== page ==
on a whim, on pure sudden enthusiasm stirred by the fresh spring air. After hours on my bed, I told you I might re-read Catcher In The Rye. My hate for the book when I was fresh-faced and sixteen came from the lack of plot in it. A lack of structure. A lack of sense.
But with blankets tangled at my feet, and braids tangled in my hair, I told you I believe I understand that now.
When you first arrived, we were smiling so much that it became a mutual, beautiful, unexplained laughter. What I feel in your kiss, and in your laugh, is nothing short of euphoric. I think this is bliss.
It is existentialism, I tell you. That is why there is no plot.
After you fell asleep next to me in the warm evening sun, I thought about how in a matter of months we will never see this room again. This will become someone else’s room, contain the ups and downs of someone else’s life. It is how all things are in this strange stage of life. After last year, I knew we would never again sit in the room where I love you was exchanged. And the year before that, I would never climb the tower so that we could find each other in the dark again. These are not sad things. These are just places with one meaning to me, and perhaps a different significance to someone else.
There is no meaning because there does not have to be. Holden isn’t hopeless, he’s nihilistic.
We ate french fries in a parked car and talked about the arsonist on the loose. You went home, and found an official letter of rejection from a place you’ve never been, from people you do not know.
There isn’t any purpose to this, to any of this. Existence is whatever we make of it. But, somehow we were together today, on this day that defined some sort of direction (or lack thereof) for you. We don’t have structure. We don’t have sense.
But we have the wordless bliss of laughter, the lingering of a feeling we gave meaning to.
It is the thought of your body,
so lovingly close to mine,
that gets me through.
I will always love the way you trace my pale imperfections,
and still somehow look at me in awe, as if this makes me a perfect being.
I will awake tomorrow, and I will love you. I feel that no matter what,
I will love you for all of my days.
I’ve been trying to find the words to properly capture this image into language, but I don’t think there are any.
You’re unlike anything I’ve ever known.
“Wake up so I can say goodbye?”
My voice was softer than I’d hoped, meek almost. But he stirred.
He was pushing for some kind of alertness under those heavy eyelids, and reached out to touch me, almost blindly. I let his hands trace and grip into my sides; at last he looked at me.
There is a gaze that I learned exists this morning. It is the gaze shared between two people who’ve no idea when they’ll see each other again, two people who want to stay exactly in the moment they’re experiencing.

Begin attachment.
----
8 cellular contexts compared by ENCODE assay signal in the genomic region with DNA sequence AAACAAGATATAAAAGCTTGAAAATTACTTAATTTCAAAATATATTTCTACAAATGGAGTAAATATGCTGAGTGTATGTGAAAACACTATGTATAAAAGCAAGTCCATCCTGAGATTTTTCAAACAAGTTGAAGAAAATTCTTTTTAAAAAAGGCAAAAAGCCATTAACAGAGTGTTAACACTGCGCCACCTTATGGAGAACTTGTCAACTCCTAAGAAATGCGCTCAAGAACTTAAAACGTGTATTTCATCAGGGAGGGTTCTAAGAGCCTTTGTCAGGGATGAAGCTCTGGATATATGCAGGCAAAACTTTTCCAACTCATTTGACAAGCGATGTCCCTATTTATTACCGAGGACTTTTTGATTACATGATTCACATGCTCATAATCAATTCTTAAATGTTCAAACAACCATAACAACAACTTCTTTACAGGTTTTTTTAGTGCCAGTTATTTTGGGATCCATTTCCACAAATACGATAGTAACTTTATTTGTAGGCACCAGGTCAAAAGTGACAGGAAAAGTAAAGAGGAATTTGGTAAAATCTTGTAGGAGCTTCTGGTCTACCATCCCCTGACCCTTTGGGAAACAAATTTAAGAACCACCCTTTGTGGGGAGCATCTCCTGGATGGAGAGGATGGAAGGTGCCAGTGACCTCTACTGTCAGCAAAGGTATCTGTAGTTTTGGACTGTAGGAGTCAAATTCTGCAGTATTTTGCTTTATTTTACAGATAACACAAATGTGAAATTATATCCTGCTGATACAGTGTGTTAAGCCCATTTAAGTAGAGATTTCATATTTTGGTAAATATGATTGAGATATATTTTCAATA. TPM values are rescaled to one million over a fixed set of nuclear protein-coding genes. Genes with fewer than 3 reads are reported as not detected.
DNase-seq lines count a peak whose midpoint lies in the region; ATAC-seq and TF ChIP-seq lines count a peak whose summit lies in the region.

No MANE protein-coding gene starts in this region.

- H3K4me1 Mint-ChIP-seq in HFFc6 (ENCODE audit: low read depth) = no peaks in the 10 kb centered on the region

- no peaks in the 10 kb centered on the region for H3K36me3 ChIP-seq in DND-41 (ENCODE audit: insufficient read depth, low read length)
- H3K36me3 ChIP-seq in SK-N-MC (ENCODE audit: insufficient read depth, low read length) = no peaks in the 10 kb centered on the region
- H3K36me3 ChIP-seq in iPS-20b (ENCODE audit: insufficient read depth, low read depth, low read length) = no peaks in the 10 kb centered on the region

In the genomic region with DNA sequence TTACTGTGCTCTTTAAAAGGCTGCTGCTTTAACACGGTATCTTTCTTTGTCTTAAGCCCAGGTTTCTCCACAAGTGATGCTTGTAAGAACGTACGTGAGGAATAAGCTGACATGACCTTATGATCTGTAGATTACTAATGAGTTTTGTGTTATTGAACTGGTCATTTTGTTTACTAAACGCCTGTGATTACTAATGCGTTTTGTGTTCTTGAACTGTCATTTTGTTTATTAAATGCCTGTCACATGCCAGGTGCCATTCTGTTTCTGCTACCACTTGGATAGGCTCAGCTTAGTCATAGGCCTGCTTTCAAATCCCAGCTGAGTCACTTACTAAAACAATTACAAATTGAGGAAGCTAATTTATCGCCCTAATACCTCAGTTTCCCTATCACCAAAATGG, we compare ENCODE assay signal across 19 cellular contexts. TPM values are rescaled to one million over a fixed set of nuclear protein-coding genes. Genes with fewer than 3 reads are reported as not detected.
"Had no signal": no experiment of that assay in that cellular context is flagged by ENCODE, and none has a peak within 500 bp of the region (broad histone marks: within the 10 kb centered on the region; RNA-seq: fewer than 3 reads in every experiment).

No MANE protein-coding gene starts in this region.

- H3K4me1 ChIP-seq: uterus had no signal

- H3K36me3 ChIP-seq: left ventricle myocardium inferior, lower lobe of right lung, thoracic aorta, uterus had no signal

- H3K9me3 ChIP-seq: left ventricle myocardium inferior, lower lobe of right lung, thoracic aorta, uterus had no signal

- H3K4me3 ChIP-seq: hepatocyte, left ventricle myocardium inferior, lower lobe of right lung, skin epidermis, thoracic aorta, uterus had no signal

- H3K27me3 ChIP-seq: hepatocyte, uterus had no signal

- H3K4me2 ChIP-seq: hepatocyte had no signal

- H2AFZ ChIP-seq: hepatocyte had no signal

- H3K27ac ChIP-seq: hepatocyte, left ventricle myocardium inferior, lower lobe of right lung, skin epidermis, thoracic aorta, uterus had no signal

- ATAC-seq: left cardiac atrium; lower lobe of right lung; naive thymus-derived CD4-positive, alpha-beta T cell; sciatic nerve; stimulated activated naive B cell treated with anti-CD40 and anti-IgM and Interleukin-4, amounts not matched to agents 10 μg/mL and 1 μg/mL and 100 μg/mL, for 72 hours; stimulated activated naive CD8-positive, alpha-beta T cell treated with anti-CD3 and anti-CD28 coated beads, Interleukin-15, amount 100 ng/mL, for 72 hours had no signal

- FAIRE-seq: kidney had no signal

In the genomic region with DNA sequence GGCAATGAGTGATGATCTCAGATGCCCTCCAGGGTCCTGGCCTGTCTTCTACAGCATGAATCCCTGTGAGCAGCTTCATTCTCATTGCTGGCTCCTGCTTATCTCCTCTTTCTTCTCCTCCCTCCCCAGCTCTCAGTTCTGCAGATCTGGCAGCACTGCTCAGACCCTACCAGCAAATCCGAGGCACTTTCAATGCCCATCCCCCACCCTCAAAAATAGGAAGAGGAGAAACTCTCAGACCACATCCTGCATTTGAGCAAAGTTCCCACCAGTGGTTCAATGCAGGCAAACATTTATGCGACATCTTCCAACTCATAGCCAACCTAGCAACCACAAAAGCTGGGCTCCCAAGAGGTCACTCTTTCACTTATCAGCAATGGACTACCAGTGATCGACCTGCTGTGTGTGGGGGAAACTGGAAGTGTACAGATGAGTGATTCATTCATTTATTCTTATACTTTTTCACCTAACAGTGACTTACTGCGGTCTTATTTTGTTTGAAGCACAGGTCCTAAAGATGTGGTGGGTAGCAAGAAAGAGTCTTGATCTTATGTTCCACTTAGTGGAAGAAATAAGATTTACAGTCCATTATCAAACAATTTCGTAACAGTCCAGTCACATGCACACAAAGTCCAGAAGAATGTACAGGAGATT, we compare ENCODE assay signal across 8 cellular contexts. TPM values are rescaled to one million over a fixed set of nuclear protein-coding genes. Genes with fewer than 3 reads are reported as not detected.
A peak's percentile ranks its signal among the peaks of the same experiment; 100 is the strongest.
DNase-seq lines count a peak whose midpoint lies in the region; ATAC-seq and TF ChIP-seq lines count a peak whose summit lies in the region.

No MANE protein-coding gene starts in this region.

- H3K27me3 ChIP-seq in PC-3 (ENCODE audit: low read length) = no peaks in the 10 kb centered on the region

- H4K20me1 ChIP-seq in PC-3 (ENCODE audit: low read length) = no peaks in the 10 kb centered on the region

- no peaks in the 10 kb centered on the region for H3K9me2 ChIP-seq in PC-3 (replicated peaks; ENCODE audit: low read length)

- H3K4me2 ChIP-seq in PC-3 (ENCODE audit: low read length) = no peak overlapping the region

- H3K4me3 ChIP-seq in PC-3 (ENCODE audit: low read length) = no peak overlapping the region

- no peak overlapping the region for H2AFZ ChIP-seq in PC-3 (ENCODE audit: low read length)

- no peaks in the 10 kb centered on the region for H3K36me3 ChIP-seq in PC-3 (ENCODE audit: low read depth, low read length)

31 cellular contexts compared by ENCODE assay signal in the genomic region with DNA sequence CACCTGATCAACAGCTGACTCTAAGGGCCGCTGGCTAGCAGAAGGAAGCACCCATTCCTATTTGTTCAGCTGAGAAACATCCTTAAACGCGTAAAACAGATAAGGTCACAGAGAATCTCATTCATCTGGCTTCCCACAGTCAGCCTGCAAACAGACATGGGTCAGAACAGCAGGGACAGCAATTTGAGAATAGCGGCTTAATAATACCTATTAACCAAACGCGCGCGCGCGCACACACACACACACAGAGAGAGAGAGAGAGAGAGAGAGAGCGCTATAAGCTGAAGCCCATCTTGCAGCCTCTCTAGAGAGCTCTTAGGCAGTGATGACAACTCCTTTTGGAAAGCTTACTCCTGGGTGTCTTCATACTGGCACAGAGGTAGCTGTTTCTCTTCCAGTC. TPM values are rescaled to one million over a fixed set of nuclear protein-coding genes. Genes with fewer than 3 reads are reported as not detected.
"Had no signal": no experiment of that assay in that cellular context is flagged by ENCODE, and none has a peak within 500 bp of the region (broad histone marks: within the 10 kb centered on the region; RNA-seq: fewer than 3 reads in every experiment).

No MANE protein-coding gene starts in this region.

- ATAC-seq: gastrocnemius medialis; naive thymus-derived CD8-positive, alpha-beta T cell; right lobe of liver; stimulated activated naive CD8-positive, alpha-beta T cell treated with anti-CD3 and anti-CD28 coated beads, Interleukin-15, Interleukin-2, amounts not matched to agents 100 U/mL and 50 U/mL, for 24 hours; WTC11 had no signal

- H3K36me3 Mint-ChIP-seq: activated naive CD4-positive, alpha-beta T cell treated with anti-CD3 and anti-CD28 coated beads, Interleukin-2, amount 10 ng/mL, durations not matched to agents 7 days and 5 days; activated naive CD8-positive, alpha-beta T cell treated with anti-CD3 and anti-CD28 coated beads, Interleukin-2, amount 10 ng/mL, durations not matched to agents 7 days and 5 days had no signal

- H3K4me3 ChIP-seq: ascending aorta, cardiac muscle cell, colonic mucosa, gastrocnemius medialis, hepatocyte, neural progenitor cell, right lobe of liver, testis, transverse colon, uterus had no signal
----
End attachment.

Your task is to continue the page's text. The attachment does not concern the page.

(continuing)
Two people that do not want to leave.
He cupped a warm hand to my face, “I’ll see you soon.”
“Soon,” I repeated, nodding, my voice even more frail.
Then he drew me closer; I swelled with the immense feeling of being wanted. Our lips met in a shaky, bruising kiss. My fingers in his tangled, long hair - his warm chest pressed tight to mine.
The motion to get up went against my tiredness, my desire to stay with him, but then I was standing - a hand on the doorknob. He smiled at me, this huge sleepy grin. Behind the tired eyes, though, the smile was bittersweet - if not a little sad. I beamed back at him, the same mix of emotions just behind my lips.
“Goodbye, Nikki.” A near whisper, a voice like a confession.
This time, we stood in an empty apartment. It was five rooms of nothing but walls and bare furniture. On this occasion, it was much later than before - I could see hints of evening in small slivers out the window blinds. I took in a breath, and exhaled with a shudder.
In that moment, I realized we were never going to be in this school, this town, this place together again. Things had changed, and were only going to continue to do so.
“It was really nice going to school with you,” I said lamely, voice breaking as my lip quivered.
His expression softened, and he opened his arms to me.
He pulled me into his arms, which were firmly around me as I molded against his chest.
For all of the times he had seen me cry - had seen me bawl my eyes out, makeup in streaks down my face - I tried my damnedest not to let this be one of those times. I wanted us to remember this as good, as worthwhile, and most importantly: as happy.
“Don’t cry…” he pleaded softly. The way his brow had knitted was an indication that he might swell up if I continued.
I gave a feeble laugh as I brushed at my eyes, “I won’t, I won’t.”
Our smiles were as bittersweet as they’d been before, but they were still smiles.
And just as it was a year previous, I moved to the door for the last time. I said something about how we’d better be seeing each other very soon, in the most light-hearted manner I could muster. And he eagerly agreed.
The difference, this year, was that before I could turn to walk out, I said the most simple, yet most important thing I have ever said to him:
“I love you.”
“And I love you.”
It’s all that matters.
I saw this picture on tumblr over a year ago, and loved it for many reasons. Seeing it today, I still definitely feel that way.